Ruby Hughes was born in London in 1980. She studied cello and voice at The Guildhall School of Music and Drama before she came to Munich on receipt of a DAAD scholarship to continuo studying voice in the master class of Edith Wiens at the Hochschule für Musik and Theater. She now holds a scholarship at Royal College London studying with Lillian Watson and has also taken part in masterclasses with Emma Kirkby, Ann Murray, Brigitte Fassbaender and Malcolm Martinu. Ruby Hughes has been a prize winner in The Gerald Moore competition (London 2002) and in the Mozart Summer Academy (Salzburg 2005) leading to a performance at The Salzburg Festival in the same year.
Ruby has also given recitals with the pianist Paul Kildea at the Aldeburgh Festival or with Graham Johnson in The Young Songmakers Almanac at Wigmore Hall and St John Smith Square.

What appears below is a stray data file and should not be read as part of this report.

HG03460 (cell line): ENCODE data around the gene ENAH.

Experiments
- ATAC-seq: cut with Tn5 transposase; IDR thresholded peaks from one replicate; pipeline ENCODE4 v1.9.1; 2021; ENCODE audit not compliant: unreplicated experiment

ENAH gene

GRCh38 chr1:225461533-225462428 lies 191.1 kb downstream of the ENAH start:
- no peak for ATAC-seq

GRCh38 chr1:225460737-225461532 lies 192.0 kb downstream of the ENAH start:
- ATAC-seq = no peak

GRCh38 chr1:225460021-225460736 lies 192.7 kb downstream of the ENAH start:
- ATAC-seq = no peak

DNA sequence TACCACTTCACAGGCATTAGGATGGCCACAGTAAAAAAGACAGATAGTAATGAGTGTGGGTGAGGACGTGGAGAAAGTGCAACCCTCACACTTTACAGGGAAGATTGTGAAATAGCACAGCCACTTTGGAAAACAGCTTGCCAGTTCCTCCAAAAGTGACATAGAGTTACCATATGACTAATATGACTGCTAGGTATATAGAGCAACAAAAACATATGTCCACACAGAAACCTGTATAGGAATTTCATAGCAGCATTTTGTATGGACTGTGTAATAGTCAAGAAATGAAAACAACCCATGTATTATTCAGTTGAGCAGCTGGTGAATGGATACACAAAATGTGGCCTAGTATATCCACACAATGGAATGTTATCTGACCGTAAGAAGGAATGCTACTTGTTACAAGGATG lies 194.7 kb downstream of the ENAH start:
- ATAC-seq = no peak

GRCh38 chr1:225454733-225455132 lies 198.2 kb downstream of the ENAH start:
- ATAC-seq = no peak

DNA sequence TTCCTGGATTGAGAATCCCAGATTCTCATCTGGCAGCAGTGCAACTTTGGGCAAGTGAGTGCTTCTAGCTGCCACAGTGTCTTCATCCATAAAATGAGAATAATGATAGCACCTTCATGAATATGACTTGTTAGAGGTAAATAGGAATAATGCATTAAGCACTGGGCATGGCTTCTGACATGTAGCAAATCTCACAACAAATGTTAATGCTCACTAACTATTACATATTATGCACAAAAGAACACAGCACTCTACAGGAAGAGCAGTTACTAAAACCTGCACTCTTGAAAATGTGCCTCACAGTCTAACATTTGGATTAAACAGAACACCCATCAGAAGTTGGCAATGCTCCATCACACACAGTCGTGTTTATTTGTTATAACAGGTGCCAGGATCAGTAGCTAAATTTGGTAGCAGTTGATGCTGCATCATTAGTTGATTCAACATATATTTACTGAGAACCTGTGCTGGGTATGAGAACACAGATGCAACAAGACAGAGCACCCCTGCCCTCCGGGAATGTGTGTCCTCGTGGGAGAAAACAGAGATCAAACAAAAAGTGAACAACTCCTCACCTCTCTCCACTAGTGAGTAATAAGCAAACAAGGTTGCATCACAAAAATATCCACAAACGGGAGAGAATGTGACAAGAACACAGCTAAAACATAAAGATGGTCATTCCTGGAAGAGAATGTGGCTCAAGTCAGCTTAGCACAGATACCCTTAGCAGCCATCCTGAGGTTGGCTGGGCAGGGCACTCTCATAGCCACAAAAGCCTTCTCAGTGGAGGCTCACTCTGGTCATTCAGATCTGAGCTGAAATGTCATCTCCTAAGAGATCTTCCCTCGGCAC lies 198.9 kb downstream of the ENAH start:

Recent work includes concerts with the London Soloists Chamber Orchestra, Rameau’s Pygmalion (Le Statue) for Christian Curnyn at the Cheltenham Festival, a programme of Messiaen and Thomas Ades in the Purcell Room London and two productions at the Bavarian State Schauspiel in Munich: the female lead in Philip Glass’s The Fall of the House of Usher and Vivaldi’s Juditha Triumphans. She also performed Bach’s Jauchzet Gott in allen Landen with the Lautten Compagney Berlin.
In 2007 she sung Cleofide (Poro) at the Royal College as part of the London Handel Festival under Laurence Cummings and Euridice in Monteverdi’s L’Orfeo at the Festival Aix-en-Provence under René Jacobs.
Future engagements include Purcell’s King Arthur with the Lautten Compagney Berlin in Germany and England and Chandos Anthems with Marc Minkowski.
'Turn That Racket Off' [Opens in new window]
"The 2006 Battle of Ideas did what it said on the tin: prejudices were punctured, common wisdom was questioned and original thinking honoured. The saying was coined in Texas, but I suggest that the Battle of Ideas adopts it as the conference motto: ‘sacred cows make the best burgers."
George Brock, Saturday Editor, The Times